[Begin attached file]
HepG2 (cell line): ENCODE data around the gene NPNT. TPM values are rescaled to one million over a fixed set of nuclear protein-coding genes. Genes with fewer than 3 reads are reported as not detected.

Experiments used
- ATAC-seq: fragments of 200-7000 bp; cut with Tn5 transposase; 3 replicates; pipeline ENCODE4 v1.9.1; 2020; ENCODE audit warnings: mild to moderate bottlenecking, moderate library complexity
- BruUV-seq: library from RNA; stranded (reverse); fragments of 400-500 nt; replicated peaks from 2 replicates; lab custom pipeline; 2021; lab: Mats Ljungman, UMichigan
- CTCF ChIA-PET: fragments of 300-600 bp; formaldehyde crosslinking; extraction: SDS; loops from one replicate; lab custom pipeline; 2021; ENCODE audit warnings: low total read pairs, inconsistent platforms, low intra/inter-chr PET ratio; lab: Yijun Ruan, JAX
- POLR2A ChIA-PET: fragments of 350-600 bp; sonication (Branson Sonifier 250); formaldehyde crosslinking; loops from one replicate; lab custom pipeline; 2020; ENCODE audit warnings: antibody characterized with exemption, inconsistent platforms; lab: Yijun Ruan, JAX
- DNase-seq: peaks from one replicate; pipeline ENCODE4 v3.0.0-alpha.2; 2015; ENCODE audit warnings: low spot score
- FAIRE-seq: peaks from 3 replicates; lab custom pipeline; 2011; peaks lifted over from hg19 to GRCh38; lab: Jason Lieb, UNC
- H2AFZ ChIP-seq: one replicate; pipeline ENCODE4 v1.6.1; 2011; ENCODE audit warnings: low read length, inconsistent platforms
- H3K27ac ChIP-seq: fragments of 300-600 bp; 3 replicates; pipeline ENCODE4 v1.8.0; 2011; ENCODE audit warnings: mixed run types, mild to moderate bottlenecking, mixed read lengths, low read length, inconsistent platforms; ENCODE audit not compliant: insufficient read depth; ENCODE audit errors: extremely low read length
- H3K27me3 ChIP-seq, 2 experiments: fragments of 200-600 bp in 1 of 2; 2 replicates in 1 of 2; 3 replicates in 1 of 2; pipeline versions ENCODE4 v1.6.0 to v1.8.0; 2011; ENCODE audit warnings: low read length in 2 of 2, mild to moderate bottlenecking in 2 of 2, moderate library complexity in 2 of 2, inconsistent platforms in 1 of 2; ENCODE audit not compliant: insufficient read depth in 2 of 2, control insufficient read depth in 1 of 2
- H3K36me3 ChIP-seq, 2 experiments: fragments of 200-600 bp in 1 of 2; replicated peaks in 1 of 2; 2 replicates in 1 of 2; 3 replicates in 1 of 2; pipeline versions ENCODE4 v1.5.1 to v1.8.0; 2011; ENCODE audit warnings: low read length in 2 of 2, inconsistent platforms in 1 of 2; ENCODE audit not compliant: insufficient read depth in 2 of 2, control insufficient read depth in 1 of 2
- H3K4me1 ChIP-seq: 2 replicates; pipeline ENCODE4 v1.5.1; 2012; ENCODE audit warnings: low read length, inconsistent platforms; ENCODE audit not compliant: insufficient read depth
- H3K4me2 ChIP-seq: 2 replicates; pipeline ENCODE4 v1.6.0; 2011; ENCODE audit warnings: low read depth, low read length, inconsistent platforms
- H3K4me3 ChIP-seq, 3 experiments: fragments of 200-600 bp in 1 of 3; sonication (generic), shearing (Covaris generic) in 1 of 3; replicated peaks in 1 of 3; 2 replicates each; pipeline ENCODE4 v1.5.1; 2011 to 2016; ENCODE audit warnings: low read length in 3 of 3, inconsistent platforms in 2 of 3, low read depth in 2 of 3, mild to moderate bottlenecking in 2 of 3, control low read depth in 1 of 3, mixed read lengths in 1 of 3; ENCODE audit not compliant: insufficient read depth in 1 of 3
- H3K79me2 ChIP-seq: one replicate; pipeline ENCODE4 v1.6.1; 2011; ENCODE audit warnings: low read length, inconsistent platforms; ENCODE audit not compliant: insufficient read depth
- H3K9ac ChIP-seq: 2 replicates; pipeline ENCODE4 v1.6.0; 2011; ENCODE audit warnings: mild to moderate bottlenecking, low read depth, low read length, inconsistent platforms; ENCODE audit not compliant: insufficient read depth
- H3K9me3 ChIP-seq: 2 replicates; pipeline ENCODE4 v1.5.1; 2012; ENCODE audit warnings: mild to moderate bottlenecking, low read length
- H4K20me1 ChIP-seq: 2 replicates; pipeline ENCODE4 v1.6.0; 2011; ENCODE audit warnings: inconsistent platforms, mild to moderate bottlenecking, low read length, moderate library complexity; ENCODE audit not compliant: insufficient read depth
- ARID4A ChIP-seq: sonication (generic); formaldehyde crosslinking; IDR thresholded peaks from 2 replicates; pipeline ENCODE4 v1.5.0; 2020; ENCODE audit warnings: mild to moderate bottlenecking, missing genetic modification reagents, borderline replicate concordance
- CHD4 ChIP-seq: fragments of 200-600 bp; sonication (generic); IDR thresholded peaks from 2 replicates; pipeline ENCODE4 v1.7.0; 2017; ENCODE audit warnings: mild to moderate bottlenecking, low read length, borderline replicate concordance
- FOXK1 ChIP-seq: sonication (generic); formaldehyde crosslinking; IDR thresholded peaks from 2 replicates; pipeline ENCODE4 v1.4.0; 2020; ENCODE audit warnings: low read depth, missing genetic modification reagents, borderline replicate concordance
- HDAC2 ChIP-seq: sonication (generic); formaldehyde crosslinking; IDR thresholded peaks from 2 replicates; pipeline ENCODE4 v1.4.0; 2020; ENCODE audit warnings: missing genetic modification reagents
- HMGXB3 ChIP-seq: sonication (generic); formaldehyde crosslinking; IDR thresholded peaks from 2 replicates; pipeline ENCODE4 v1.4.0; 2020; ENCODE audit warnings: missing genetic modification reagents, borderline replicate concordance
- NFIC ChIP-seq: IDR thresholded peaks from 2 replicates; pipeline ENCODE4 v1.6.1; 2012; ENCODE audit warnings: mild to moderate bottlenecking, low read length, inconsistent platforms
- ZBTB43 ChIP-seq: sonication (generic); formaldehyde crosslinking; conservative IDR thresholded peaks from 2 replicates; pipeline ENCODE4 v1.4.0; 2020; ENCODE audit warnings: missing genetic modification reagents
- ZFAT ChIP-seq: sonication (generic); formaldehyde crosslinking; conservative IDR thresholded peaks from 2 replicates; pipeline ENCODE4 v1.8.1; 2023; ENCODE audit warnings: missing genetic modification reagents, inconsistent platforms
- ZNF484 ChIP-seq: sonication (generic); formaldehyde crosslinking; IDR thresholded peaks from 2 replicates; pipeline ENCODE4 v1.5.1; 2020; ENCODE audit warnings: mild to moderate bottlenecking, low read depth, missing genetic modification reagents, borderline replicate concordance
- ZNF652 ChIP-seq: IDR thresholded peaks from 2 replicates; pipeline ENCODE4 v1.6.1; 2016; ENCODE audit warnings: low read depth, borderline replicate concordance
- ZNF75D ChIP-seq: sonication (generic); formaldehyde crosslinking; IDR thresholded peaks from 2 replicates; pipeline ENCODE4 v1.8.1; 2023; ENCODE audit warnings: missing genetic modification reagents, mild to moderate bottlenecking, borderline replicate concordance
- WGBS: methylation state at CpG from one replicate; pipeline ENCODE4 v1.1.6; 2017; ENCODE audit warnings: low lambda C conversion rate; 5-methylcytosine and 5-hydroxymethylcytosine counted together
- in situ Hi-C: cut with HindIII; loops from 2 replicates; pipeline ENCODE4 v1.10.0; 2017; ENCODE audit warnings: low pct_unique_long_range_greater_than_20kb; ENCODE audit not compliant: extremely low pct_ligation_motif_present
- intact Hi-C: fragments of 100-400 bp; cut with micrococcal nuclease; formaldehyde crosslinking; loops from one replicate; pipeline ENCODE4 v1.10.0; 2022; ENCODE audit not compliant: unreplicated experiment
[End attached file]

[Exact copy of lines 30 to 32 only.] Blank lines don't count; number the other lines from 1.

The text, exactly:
- ZNF75D ChIP-seq: sonication (generic); formaldehyde crosslinking; IDR thresholded peaks from 2 replicates; pipeline ENCODE4 v1.8.1; 2023; ENCODE audit warnings: missing genetic modification reagents, mild to moderate bottlenecking, borderline replicate concordance
- WGBS: methylation state at CpG from one replicate; pipeline ENCODE4 v1.1.6; 2017; ENCODE audit warnings: low lambda C conversion rate; 5-methylcytosine and 5-hydroxymethylcytosine counted together
- in situ Hi-C: cut with HindIII; loops from 2 replicates; pipeline ENCODE4 v1.10.0; 2017; ENCODE audit warnings: low pct_unique_long_range_greater_than_20kb; ENCODE audit not compliant: extremely low pct_ligation_motif_present